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Obesity is associated with a higher risk of clear-cell renal cell carcinoma than with other histologies. / Lowrance, William T.; Thompson, R. Houston; Yee, David S.; Kaag, Matthew G.; Donat, S. Mac Hele; Russo, Paul.

In: BJU International, Vol. 105, No. 1, 01.01.2010, p. 16-20.

Research output: Contribution to journalArticle

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T1 - Obesity is associated with a higher risk of clear-cell renal cell carcinoma than with other histologies

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AU - Thompson, R. Houston

AU - Yee, David S.

AU - Kaag, Matthew G.

AU - Donat, S. Mac Hele

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N2 - OBJECTIVE To investigate the association between body mass index (BMI) and histology of renal cell carcinoma (RCC) in a contemporary cohort, as obesity is increasingly prevalent in the USA and might be contributing to the increasing incidence of RCC, but little is known about the relationship of obesity with the different histological subtypes of RCC. PATIENTS AND METHODS From January 2000 to December 2007 we identified 1640 patients with renal cortical tumours undergoing surgical extirpation at our institution, and who had their BMI recorded. Multivariable logistic regression models were used to test the association of BMI with RCC histology. RESULTS The median (interquartile range) BMI was 28 (25-32) kg/m2 and 38% of patients were classified as obese (BMI >30 kg/m2). After adjusting for tumour size, age, gender, American Society of Anesthesiologists score, estimated glomerular filtration rate, hypertension, diabetes mellitus and smoking, the BMI was significantly associated with clear-cell histology; the odds ratios were 1.04 for each unit of BMI (95% confidence interval, CI, 1.02-1.06; P < 0.001) and 1.48 when comparing obese vs non-obese patients (95% CI 1.19-1.84; P < 0.001). In the subgroup of patients with RCC (excluding benign renal cortical tumours), BMI was still an independent predictor of clear-cell histology (odds ratio 1.04, 95% CI 1.02-1.06, P = 0.001). CONCLUSIONS These results suggest that BMI is an independent predictor of clear-cell histology in patients with a renal cortical tumour. While the aetiology of this phenomenon requires further study, these findings might have implications in determining a patient's risk of harbouring a clear-cell RCC and in subsequent treatment recommendations.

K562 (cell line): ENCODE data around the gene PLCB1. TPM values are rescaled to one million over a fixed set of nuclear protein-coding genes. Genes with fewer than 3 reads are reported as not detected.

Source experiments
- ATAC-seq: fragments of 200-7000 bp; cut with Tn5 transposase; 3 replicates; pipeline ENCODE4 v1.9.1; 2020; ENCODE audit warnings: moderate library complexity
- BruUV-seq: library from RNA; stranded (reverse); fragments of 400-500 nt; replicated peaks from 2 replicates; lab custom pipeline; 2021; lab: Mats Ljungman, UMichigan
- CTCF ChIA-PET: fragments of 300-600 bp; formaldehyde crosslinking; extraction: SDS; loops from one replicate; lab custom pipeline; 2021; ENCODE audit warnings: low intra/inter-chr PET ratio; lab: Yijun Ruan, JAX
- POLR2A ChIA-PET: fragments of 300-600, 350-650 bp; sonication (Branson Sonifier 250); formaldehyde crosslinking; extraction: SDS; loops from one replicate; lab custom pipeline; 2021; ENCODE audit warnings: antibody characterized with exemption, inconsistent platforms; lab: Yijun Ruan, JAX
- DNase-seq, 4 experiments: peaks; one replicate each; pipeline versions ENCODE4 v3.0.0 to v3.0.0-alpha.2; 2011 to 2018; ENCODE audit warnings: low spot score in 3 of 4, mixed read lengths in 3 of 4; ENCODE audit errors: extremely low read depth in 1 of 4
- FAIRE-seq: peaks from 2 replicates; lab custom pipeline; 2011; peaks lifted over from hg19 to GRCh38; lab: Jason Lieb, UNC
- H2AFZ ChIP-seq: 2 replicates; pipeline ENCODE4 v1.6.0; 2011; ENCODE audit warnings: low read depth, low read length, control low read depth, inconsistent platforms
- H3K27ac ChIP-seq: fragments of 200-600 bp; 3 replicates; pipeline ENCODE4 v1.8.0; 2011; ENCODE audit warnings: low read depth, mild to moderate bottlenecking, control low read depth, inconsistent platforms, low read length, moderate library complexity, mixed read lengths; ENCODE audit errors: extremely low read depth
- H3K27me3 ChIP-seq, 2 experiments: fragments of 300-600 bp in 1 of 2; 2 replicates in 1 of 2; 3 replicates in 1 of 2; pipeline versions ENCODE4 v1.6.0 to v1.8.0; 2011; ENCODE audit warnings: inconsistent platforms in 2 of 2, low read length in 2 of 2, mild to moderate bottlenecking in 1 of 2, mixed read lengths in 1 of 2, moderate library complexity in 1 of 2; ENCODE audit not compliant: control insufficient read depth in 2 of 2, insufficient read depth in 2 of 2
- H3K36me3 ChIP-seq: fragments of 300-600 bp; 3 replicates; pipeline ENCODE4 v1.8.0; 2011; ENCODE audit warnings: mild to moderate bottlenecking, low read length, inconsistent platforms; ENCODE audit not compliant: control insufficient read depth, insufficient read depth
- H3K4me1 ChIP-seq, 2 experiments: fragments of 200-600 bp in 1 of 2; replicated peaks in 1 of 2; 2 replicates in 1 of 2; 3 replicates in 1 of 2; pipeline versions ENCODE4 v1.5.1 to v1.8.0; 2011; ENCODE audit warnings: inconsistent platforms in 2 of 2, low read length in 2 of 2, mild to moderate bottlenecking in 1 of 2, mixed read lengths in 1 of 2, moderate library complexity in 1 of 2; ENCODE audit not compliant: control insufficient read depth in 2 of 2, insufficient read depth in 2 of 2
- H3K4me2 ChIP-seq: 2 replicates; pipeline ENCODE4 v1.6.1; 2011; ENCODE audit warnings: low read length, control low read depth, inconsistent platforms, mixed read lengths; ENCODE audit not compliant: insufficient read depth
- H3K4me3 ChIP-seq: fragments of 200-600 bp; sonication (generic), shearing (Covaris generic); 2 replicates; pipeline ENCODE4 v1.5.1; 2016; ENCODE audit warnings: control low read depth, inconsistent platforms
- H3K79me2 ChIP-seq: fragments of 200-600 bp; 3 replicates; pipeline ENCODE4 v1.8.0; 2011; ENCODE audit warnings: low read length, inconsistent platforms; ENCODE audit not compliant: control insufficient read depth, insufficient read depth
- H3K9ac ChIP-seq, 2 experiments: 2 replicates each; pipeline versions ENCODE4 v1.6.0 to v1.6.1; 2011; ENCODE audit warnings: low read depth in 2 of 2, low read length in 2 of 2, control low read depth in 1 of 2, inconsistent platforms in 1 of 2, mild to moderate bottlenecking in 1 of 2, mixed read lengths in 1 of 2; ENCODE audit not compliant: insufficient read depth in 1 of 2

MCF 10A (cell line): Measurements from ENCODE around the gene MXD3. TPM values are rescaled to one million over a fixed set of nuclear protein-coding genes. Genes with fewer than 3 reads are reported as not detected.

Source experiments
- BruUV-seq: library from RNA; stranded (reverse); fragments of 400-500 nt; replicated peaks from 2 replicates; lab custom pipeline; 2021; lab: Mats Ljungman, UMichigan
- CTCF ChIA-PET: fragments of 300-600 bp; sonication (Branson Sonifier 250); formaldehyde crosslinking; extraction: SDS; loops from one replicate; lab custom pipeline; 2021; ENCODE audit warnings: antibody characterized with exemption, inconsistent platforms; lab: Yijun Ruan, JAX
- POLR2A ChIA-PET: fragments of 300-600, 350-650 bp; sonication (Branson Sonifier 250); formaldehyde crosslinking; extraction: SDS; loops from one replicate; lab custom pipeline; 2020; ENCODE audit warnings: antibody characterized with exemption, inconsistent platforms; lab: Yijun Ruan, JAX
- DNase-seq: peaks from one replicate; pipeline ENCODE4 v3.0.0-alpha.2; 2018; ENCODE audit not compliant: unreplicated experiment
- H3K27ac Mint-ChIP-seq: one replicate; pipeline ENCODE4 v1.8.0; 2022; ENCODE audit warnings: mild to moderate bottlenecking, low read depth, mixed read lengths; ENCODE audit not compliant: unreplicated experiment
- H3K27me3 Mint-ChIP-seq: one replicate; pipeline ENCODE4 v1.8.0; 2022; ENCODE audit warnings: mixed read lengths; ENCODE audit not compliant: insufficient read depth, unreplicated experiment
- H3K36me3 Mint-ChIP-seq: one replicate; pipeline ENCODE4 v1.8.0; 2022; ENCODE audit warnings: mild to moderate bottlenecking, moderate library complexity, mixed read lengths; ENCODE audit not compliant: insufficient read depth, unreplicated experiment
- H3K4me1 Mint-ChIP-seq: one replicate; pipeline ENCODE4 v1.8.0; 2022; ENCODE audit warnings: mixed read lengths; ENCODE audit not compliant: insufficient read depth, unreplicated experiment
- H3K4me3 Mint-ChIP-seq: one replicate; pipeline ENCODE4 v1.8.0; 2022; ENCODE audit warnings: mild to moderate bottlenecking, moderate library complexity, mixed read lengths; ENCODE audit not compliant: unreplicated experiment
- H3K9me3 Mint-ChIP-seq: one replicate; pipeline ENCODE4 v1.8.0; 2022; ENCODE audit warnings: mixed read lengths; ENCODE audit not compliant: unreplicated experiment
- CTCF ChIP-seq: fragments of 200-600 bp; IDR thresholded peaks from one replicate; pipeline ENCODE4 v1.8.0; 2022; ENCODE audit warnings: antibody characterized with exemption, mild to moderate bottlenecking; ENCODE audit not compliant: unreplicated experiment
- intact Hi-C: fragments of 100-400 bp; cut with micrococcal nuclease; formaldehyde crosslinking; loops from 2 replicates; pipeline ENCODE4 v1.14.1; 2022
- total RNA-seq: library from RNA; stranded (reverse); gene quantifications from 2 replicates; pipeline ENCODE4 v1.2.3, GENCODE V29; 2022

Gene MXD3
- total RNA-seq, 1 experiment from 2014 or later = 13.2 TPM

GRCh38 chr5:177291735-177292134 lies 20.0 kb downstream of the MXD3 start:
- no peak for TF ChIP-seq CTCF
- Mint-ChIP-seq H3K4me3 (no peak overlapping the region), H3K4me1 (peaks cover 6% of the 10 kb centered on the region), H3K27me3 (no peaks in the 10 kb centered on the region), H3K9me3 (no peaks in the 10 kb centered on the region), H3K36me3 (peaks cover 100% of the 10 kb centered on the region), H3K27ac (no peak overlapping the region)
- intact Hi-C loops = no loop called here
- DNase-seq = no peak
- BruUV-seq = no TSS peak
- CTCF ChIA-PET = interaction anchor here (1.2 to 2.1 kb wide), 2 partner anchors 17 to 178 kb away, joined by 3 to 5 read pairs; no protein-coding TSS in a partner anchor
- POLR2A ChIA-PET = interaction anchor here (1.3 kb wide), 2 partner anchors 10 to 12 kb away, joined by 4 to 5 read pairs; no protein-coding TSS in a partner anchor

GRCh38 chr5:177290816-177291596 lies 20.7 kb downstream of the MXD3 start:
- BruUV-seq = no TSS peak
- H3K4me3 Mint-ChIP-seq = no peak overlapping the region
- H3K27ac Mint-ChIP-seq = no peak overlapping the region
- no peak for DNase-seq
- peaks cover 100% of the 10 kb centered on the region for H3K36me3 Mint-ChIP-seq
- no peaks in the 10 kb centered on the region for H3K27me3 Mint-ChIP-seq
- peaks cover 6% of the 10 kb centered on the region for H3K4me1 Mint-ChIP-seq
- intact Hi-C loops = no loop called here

AB - OBJECTIVE To investigate the association between body mass index (BMI) and histology of renal cell carcinoma (RCC) in a contemporary cohort, as obesity is increasingly prevalent in the USA and might be contributing to the increasing incidence of RCC, but little is known about the relationship of obesity with the different histological subtypes of RCC. PATIENTS AND METHODS From January 2000 to December 2007 we identified 1640 patients with renal cortical tumours undergoing surgical extirpation at our institution, and who had their BMI recorded. Multivariable logistic regression models were used to test the association of BMI with RCC histology. RESULTS The median (interquartile range) BMI was 28 (25-32) kg/m2 and 38% of patients were classified as obese (BMI >30 kg/m2). After adjusting for tumour size, age, gender, American Society of Anesthesiologists score, estimated glomerular filtration rate, hypertension, diabetes mellitus and smoking, the BMI was significantly associated with clear-cell histology; the odds ratios were 1.04 for each unit of BMI (95% confidence interval, CI, 1.02-1.06; P < 0.001) and 1.48 when comparing obese vs non-obese patients (95% CI 1.19-1.84; P < 0.001). In the subgroup of patients with RCC (excluding benign renal cortical tumours), BMI was still an independent predictor of clear-cell histology (odds ratio 1.04, 95% CI 1.02-1.06, P = 0.001). CONCLUSIONS These results suggest that BMI is an independent predictor of clear-cell histology in patients with a renal cortical tumour. While the aetiology of this phenomenon requires further study, these findings might have implications in determining a patient's risk of harbouring a clear-cell RCC and in subsequent treatment recommendations.